Wine Wednesday: Who’s a Big Boy Now? Kichesippi Turns Two

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Kichesippi Beer Company opened its doors in 2010, launching its Natural Blonde, an all malt Pale Ale, with light crisp notes of lemon, apricot and some hoppy bitterness at the end.

In 2011, a darker beer, 1855, joined the line-up. Named for the year in which Ottawa became a city, this beer is a brown ale with a more pronounced caramel flavour and a sweeter finish.

Kichesippi Natural Blonde

For its second anniversary, the brew master at Kichesippi created a limited edition Maibock: although amber in colour and higher in alcohol at 6.3%, this beer is not heavy. In fact, I was surprised at how crisp and clean it was and was particularly struck by its effervescence. Associated with the months of May and higher alcohol content, this is traditional spring ale, a transition beer from the darker winter brews and the lighter summer fare.

Although I arrived late to the party, it had clearly been a success, with Pascale’s All Natural Ice Cream, Life of Pie, and The Piggy Market almost sold out of their beer-infused products. (I confess, I was tempted by the chocolate, beer, and pecan pie).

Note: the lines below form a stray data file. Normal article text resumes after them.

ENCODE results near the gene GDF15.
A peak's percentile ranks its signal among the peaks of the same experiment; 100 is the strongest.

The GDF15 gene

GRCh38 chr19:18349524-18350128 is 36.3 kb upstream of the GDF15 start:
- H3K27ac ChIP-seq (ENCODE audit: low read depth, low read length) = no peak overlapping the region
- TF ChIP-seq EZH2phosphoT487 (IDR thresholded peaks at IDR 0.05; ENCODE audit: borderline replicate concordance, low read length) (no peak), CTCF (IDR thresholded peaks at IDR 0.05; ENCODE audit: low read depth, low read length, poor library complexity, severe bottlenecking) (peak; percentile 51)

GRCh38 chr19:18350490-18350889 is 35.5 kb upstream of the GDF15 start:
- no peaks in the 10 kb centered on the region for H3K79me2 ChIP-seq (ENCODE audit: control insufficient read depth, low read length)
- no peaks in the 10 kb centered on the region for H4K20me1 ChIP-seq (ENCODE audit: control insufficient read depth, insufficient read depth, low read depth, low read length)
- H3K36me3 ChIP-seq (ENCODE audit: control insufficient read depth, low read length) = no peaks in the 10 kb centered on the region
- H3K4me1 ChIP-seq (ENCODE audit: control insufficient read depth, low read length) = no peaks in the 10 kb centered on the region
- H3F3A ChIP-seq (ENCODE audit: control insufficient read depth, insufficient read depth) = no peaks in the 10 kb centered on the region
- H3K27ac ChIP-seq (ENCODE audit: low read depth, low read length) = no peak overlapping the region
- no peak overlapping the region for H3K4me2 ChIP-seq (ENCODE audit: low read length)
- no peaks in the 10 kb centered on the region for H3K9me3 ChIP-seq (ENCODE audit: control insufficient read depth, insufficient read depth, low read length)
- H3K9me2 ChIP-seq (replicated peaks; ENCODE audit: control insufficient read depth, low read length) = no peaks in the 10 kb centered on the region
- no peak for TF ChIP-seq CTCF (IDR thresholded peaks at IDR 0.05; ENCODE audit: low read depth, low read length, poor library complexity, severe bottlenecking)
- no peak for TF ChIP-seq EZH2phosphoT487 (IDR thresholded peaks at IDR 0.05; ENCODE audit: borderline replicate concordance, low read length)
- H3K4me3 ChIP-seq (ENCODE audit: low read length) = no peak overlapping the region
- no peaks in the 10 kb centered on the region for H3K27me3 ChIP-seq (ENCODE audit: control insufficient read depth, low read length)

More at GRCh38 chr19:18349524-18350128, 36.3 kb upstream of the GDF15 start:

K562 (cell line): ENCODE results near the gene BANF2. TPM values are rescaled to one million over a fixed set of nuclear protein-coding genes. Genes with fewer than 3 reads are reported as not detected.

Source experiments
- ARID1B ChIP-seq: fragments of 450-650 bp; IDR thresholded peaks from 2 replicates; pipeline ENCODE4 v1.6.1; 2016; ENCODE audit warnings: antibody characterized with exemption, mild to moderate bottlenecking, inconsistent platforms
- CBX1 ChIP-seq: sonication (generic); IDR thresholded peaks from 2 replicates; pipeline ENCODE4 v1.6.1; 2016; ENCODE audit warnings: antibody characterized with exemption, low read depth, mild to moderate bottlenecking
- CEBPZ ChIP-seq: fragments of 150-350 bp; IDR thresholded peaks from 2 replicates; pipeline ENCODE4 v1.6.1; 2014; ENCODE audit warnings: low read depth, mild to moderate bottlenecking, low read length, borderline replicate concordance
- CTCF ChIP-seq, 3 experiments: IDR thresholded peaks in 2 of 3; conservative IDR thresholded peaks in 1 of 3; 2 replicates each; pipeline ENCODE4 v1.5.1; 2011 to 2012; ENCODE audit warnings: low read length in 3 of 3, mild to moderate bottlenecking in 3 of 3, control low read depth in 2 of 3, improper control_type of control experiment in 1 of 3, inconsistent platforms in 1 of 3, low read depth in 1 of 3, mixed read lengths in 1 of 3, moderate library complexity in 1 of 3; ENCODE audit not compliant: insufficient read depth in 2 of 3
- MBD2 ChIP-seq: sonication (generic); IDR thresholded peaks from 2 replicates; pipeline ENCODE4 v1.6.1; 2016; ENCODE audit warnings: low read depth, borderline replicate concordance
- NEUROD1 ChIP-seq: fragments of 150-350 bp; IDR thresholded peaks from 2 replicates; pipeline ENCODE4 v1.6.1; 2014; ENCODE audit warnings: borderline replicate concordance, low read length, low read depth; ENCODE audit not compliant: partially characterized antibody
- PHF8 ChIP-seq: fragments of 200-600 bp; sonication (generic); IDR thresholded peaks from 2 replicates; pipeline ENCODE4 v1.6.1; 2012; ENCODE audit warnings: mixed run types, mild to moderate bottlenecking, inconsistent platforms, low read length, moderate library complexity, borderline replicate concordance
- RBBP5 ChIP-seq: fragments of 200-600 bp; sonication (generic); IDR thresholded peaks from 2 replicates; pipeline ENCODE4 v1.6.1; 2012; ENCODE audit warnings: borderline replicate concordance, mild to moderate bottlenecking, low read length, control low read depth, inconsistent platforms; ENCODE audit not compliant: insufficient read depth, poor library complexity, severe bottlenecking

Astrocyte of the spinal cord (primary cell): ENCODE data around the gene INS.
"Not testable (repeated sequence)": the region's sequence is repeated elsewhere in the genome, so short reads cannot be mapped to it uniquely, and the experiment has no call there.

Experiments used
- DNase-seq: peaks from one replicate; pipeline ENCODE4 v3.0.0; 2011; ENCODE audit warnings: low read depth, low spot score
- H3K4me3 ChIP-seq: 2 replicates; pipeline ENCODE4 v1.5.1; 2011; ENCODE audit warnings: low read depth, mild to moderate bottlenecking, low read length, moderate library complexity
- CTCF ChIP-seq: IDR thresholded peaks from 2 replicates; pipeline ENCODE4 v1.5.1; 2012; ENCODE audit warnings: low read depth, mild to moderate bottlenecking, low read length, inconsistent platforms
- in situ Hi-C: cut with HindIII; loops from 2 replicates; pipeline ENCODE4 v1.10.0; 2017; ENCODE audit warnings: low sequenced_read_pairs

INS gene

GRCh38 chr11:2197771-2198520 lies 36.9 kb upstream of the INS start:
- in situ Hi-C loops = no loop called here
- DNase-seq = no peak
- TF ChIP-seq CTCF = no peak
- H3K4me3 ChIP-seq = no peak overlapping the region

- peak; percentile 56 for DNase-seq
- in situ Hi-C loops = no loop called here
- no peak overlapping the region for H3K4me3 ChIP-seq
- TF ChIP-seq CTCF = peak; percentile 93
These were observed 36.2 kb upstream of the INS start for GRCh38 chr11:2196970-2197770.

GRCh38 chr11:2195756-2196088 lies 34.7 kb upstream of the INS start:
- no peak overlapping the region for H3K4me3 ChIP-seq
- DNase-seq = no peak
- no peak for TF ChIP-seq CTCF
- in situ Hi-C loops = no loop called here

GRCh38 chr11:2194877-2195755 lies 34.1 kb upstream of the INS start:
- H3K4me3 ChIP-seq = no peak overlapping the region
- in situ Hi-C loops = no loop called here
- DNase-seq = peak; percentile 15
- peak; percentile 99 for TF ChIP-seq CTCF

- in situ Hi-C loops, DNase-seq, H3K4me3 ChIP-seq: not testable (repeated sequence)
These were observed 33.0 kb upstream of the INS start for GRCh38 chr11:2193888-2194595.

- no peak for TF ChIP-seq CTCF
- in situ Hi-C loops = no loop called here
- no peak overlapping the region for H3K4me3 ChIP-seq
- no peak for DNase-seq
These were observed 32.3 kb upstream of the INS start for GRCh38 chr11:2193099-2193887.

While only the Natural Blonde is available at the LCBO, all three beers are available at the brewery and in many of your local restaurants.

We here at foodiePrints support local producers and I am personally thrilled that Ottawa has beers that we can call our own. If your favourite pub doesn’t stock Kichesippi, be sure to ask them why.

Happy birthday Kichesippi and many happy returns!

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Although trained as a sommelier, I pay my bills working as an IT consultant. I love what I do for a living and keep wine as my hobby. As it looks bad if you only drink, I have occasionally been known to eat as well. Growing up on four different continents, I love to cook and appreciate the cuisines of the world. But wine is my passion. With a well-stocked cellar, I am always on the hunt for new wines and love hearing from people about their latest find or interesting pairing. My approach to wine: Drink what you like. Wine reviews need not be stuffy. Numerical ratings are meaningless. If it tastes good, drink it! If you don’t like it, then it’s not the wine for you.